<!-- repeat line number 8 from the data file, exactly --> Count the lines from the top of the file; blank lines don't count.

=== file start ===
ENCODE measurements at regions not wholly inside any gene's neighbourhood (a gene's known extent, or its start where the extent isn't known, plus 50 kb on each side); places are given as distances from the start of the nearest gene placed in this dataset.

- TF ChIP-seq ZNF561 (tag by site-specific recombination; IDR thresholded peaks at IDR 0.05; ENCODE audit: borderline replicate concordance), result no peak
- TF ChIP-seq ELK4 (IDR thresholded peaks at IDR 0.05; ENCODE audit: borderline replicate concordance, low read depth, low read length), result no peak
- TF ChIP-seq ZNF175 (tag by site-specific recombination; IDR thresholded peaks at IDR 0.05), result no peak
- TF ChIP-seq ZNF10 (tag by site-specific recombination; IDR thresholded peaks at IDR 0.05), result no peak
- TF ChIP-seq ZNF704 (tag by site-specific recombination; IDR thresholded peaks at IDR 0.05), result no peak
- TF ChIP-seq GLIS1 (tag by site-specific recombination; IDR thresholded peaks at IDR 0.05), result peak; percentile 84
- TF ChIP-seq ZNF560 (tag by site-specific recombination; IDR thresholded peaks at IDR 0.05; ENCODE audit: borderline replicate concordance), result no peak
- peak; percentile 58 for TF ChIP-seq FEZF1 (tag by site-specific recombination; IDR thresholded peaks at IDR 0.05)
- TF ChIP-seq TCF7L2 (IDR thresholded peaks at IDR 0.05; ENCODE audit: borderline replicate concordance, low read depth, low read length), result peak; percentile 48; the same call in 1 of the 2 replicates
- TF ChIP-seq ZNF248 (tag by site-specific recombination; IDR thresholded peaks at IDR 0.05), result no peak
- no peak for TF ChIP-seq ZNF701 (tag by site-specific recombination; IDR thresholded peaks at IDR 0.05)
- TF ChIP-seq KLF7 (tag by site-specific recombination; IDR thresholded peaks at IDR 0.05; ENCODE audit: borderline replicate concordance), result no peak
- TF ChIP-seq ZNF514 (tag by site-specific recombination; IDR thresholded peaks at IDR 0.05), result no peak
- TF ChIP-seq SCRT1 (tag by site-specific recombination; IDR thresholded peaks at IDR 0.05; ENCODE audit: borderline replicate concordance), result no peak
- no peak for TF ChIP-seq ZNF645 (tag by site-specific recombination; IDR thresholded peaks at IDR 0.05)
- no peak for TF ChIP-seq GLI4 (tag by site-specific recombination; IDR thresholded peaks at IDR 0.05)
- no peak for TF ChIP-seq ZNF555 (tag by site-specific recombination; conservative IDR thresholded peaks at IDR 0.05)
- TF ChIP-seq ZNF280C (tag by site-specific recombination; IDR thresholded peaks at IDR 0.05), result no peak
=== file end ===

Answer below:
- TF ChIP-seq ZNF560 (tag by site-specific recombination; IDR thresholded peaks at IDR 0.05; ENCODE audit: borderline replicate concordance), result no peak